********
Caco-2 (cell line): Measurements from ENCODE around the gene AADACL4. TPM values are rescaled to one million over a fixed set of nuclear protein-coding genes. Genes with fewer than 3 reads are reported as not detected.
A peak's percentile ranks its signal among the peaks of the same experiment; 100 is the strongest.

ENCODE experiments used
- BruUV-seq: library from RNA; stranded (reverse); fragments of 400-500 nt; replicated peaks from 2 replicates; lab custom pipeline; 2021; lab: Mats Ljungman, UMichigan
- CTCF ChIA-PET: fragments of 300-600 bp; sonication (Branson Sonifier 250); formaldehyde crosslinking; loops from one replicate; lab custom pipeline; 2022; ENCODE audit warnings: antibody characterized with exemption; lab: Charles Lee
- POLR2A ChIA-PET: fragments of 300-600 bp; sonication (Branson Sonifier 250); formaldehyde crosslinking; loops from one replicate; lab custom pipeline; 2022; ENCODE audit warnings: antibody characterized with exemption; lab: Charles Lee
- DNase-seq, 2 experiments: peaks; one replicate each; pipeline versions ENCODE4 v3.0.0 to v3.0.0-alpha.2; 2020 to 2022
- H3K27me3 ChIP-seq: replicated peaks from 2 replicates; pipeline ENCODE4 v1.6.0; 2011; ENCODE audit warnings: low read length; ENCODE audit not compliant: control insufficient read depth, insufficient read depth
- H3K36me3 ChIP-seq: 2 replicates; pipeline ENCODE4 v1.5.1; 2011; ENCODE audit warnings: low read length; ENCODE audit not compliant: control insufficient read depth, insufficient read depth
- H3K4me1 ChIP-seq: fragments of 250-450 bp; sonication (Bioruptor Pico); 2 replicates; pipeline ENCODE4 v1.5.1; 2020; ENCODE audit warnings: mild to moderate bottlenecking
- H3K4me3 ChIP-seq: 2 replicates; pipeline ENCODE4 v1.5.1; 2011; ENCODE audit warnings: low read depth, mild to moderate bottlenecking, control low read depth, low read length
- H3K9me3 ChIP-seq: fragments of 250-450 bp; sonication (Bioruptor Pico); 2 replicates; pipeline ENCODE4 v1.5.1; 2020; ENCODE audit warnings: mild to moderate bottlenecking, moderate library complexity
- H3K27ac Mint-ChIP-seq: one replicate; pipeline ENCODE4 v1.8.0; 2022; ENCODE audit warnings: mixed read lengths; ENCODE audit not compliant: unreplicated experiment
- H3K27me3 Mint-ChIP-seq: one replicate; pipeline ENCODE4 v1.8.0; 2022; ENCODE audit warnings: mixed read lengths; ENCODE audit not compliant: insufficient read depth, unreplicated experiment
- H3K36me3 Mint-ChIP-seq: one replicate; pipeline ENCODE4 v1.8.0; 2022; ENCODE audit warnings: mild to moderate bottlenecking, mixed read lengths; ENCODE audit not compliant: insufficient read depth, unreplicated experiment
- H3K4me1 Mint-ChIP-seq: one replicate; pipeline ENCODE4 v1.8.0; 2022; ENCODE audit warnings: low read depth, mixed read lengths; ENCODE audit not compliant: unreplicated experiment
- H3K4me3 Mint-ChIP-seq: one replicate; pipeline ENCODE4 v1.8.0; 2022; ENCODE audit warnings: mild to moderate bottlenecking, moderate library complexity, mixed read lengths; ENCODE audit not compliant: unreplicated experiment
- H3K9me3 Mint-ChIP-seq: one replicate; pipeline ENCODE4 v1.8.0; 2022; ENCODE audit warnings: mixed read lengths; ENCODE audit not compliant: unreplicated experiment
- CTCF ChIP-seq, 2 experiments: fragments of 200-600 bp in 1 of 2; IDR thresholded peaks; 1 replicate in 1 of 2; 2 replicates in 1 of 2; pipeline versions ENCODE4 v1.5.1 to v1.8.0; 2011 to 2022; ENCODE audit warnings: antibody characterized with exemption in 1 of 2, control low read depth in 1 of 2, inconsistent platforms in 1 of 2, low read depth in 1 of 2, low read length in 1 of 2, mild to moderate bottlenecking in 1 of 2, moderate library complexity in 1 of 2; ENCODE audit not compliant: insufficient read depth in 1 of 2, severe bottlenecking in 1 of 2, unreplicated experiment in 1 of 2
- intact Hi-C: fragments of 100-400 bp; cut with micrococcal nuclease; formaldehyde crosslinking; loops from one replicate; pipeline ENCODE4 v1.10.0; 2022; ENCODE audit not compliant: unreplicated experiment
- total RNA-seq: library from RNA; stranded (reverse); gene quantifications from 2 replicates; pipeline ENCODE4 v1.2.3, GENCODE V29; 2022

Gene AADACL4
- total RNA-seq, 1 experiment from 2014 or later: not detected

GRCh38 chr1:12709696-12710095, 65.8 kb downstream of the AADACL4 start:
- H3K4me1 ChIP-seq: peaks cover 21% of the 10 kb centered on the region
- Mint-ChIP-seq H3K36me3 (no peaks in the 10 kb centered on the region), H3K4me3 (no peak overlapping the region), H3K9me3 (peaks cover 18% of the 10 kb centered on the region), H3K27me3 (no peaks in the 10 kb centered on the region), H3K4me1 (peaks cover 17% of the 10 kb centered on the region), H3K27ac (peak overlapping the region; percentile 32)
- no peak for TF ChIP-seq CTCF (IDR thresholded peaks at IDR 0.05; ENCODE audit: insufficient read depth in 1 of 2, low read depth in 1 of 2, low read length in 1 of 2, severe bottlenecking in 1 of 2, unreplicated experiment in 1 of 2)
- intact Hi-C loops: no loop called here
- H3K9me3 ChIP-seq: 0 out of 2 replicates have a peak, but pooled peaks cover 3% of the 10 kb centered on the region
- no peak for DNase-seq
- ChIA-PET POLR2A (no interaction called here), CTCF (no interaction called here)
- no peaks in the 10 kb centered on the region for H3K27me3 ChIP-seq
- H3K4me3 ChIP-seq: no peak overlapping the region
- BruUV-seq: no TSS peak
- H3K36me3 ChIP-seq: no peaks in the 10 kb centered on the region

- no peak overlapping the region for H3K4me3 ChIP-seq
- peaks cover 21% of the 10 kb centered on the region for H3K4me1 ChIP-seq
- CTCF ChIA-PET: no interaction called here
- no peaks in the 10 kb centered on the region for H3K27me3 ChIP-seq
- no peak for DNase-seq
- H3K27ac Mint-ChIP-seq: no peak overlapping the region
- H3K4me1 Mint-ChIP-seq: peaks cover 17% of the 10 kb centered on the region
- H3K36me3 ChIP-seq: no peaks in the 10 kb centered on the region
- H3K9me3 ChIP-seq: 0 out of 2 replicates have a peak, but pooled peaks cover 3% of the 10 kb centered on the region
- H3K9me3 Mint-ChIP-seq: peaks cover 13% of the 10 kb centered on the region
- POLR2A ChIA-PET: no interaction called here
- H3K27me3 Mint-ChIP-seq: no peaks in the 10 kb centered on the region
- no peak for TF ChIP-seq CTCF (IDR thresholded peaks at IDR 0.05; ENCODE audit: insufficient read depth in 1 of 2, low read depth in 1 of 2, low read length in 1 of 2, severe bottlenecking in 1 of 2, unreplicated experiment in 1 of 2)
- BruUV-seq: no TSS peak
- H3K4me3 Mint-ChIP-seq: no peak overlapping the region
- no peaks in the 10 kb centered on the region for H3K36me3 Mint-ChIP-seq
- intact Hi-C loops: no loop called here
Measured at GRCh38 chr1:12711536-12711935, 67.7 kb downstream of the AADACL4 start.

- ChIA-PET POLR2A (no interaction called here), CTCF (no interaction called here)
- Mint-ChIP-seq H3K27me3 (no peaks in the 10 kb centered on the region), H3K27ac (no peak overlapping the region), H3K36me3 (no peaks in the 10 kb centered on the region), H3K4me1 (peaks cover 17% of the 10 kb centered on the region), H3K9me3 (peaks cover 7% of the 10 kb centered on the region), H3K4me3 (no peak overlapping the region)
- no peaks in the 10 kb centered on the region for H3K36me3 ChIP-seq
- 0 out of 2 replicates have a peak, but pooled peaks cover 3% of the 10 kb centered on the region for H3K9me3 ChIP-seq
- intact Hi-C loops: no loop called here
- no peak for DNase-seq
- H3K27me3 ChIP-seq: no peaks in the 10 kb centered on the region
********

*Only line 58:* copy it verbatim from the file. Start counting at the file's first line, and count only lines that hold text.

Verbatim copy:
- intact Hi-C loops: no loop called here